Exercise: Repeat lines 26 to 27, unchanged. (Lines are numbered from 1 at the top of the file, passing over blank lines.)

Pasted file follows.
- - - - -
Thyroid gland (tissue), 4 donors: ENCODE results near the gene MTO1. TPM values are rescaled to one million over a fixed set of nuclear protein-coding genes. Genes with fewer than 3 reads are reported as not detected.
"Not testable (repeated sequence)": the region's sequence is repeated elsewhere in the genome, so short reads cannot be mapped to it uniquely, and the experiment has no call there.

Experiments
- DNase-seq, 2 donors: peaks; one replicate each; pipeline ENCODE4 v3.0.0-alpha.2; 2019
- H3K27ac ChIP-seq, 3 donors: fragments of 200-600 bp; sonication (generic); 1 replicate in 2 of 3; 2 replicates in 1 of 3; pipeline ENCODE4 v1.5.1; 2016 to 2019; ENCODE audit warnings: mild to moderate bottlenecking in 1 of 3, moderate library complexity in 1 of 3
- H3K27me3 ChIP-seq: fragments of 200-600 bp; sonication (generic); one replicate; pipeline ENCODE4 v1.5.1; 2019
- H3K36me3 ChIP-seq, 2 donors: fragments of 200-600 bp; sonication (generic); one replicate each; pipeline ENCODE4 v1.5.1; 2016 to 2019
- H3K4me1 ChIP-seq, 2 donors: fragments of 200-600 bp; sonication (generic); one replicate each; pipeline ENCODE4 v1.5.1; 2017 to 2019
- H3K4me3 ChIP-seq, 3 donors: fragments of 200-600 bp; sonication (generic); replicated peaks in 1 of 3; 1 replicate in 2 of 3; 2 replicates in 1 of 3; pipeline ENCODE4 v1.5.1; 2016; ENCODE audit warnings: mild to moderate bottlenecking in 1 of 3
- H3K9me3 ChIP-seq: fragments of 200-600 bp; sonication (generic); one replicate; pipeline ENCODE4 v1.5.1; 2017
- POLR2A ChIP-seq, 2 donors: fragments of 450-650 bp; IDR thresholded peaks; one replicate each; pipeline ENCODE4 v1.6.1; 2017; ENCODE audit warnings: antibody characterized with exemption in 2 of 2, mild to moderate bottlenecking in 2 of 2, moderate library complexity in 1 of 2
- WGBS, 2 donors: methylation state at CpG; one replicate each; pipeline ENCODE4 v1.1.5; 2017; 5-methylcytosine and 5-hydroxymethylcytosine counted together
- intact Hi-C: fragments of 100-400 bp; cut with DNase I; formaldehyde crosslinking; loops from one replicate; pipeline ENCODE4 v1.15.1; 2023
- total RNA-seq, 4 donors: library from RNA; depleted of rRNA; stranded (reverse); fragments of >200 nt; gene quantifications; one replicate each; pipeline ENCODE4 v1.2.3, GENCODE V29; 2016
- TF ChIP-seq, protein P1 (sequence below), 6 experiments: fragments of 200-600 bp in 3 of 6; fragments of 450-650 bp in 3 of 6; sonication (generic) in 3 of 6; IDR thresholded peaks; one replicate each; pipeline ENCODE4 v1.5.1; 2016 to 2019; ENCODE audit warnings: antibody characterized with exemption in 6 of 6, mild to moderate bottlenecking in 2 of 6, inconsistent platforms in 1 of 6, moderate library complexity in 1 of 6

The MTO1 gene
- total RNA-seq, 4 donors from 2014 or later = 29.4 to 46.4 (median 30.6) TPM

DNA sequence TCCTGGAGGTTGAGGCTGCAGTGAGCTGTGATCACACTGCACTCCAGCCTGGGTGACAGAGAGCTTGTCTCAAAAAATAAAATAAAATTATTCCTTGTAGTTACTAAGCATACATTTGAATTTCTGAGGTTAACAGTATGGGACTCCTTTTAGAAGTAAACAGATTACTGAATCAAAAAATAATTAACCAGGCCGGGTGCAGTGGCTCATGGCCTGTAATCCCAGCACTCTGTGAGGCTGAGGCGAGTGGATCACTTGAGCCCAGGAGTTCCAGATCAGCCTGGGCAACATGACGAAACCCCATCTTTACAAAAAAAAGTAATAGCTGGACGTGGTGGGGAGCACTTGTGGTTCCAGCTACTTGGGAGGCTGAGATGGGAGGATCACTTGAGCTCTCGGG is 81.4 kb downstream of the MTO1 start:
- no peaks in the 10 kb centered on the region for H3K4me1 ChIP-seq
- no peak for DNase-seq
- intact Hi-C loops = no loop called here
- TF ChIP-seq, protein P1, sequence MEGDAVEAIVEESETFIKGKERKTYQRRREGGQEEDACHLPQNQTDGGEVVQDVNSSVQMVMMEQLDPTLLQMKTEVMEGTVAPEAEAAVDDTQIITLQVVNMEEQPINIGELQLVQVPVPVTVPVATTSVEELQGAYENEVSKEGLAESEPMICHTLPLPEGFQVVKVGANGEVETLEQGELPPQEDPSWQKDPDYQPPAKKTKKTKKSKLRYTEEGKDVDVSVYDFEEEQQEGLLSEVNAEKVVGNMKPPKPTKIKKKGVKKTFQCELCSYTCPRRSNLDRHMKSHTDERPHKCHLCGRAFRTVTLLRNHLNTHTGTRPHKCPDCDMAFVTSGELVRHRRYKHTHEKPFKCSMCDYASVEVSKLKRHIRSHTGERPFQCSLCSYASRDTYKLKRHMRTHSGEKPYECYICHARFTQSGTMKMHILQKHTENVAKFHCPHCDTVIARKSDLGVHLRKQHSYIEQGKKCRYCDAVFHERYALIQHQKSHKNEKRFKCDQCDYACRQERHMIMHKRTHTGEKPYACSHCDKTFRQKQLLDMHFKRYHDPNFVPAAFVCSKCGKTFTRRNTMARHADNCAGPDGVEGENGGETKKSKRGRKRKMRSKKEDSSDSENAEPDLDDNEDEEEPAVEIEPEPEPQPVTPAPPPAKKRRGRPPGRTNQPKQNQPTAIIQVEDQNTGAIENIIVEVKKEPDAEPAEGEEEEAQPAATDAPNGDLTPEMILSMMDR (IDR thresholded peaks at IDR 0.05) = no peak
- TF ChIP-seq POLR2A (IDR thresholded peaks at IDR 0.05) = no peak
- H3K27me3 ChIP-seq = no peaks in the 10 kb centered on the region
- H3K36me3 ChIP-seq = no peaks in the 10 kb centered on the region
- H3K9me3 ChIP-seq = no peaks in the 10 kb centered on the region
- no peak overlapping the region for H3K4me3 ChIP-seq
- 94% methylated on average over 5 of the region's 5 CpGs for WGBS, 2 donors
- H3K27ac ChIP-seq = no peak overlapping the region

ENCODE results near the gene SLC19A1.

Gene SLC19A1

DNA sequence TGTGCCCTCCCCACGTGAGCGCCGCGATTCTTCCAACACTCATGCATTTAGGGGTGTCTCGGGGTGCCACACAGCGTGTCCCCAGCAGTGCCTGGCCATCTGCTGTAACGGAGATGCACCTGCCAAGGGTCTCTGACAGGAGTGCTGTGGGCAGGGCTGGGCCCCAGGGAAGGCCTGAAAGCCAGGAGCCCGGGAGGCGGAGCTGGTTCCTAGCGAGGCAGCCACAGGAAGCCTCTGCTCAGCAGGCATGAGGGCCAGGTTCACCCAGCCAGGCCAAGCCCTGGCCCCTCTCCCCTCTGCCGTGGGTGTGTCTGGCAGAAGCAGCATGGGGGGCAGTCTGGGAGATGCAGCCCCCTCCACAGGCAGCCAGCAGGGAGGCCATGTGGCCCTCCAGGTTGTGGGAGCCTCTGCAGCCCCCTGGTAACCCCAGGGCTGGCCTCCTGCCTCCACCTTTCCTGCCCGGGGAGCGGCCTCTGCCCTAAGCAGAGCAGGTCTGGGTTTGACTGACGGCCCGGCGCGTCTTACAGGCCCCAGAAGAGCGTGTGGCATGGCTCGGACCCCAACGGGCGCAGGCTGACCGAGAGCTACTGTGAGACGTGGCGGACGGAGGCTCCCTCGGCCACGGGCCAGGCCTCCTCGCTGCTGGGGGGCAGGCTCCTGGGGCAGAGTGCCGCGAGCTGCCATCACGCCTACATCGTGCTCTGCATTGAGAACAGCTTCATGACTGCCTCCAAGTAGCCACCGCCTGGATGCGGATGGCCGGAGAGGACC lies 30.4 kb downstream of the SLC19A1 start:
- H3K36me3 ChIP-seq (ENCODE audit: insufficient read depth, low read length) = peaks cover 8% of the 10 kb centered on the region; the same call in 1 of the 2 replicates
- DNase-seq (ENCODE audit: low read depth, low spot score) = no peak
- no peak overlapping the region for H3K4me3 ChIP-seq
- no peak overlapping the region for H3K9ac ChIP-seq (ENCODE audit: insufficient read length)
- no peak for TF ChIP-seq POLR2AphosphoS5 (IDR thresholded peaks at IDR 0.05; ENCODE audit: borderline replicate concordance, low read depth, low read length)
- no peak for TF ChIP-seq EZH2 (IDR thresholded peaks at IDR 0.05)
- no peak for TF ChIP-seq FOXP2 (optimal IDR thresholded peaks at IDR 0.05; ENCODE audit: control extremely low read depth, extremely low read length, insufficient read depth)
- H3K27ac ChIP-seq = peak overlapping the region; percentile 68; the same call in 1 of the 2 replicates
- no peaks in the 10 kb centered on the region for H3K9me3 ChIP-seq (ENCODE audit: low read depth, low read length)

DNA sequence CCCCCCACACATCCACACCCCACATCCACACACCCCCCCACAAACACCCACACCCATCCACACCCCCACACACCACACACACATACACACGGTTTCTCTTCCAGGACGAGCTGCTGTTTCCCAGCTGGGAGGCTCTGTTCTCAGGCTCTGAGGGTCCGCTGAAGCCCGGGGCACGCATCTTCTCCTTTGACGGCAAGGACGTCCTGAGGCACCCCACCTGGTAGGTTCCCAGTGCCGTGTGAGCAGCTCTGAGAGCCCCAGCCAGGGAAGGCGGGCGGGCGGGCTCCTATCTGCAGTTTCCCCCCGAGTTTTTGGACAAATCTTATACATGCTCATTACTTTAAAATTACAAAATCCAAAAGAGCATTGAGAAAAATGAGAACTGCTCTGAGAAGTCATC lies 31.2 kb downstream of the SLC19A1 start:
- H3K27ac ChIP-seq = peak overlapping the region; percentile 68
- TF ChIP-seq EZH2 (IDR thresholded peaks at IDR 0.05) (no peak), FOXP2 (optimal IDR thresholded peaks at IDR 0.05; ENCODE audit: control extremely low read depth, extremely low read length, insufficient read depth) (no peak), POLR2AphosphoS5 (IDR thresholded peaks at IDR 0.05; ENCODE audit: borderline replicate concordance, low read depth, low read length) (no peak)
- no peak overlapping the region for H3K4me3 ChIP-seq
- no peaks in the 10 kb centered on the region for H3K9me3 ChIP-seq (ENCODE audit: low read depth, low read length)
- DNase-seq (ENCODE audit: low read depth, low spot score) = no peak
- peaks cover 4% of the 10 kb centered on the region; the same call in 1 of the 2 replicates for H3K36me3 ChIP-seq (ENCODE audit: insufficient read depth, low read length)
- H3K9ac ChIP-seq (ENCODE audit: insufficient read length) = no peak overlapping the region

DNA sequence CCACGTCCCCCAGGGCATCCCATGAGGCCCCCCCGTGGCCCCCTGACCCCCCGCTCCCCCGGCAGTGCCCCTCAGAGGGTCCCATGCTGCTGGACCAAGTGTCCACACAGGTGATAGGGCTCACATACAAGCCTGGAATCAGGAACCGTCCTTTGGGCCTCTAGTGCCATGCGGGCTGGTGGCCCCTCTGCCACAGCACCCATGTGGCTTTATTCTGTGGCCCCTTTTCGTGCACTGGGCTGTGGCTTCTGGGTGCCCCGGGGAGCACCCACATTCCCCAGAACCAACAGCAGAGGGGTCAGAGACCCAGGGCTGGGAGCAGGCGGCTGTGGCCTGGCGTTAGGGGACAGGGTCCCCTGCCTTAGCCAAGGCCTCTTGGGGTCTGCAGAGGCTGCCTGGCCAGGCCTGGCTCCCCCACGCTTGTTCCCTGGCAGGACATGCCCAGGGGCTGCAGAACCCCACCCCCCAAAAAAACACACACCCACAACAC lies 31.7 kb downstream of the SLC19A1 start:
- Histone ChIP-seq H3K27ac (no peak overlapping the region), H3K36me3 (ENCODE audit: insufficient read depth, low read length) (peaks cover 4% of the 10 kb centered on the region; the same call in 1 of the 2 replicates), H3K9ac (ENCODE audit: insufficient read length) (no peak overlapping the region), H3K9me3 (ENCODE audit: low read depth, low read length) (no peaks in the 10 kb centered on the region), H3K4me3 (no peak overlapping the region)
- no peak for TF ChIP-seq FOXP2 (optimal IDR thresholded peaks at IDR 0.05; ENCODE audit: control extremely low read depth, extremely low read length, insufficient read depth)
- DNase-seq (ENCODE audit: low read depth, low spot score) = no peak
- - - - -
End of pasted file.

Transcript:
- H3K9me3 ChIP-seq = no peaks in the 10 kb centered on the region
- no peak overlapping the region for H3K4me3 ChIP-seq